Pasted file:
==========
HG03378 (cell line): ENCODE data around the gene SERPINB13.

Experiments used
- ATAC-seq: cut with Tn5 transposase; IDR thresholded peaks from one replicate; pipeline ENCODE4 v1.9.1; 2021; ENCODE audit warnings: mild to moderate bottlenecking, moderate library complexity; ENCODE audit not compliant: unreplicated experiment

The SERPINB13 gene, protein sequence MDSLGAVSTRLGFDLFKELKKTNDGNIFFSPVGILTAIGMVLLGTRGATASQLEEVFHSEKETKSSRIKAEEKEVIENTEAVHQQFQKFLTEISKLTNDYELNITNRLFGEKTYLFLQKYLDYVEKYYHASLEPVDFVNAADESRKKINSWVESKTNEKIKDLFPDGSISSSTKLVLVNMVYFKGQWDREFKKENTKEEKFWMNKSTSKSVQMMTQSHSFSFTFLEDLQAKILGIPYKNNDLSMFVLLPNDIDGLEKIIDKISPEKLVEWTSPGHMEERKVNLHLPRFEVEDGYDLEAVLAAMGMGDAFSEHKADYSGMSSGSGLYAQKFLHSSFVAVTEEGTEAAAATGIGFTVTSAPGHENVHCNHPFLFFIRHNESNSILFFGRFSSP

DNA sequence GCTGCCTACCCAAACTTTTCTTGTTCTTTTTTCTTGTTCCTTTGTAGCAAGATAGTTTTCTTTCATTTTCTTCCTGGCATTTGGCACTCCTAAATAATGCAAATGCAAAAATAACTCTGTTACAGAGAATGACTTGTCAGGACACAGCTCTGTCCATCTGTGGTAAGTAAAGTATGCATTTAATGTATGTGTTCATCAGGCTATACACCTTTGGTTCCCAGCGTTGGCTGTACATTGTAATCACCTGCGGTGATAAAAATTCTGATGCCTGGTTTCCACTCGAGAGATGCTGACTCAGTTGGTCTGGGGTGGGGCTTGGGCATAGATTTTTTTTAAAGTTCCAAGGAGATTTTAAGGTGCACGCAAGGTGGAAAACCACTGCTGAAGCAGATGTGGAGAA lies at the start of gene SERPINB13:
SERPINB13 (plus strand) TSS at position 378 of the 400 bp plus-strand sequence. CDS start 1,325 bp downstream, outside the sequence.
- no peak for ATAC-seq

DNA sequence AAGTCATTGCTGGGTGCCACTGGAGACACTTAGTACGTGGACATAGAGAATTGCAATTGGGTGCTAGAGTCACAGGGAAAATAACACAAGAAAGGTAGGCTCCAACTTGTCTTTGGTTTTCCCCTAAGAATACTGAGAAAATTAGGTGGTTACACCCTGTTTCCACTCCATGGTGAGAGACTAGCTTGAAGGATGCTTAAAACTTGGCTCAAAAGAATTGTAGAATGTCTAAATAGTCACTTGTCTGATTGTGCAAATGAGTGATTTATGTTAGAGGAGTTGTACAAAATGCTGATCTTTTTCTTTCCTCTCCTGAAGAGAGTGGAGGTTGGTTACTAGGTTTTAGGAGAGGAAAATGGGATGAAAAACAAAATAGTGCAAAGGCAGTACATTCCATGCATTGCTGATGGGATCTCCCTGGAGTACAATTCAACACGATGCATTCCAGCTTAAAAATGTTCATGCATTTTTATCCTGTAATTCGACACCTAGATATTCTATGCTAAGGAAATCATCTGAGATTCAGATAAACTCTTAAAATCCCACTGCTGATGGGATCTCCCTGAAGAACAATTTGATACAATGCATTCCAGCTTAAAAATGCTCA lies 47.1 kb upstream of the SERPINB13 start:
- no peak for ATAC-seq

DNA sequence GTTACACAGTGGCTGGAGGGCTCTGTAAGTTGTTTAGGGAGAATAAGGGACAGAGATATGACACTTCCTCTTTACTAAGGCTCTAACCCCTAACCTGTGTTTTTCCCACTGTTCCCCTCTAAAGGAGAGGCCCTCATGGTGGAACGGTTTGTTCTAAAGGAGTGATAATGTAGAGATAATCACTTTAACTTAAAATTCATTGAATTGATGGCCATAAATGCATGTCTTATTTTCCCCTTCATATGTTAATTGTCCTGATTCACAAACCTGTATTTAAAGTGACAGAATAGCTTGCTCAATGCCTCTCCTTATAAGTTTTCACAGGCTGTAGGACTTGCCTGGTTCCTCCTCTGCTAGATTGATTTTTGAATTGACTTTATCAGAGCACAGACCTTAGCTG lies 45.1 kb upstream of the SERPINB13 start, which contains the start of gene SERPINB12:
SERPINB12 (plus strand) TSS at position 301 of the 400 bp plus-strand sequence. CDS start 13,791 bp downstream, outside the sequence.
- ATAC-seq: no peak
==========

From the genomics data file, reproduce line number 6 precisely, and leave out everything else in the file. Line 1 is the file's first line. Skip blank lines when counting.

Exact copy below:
SERPINB13 (plus strand) TSS at position 378 of the 400 bp plus-strand sequence. CDS start 1,325 bp downstream, outside the sequence.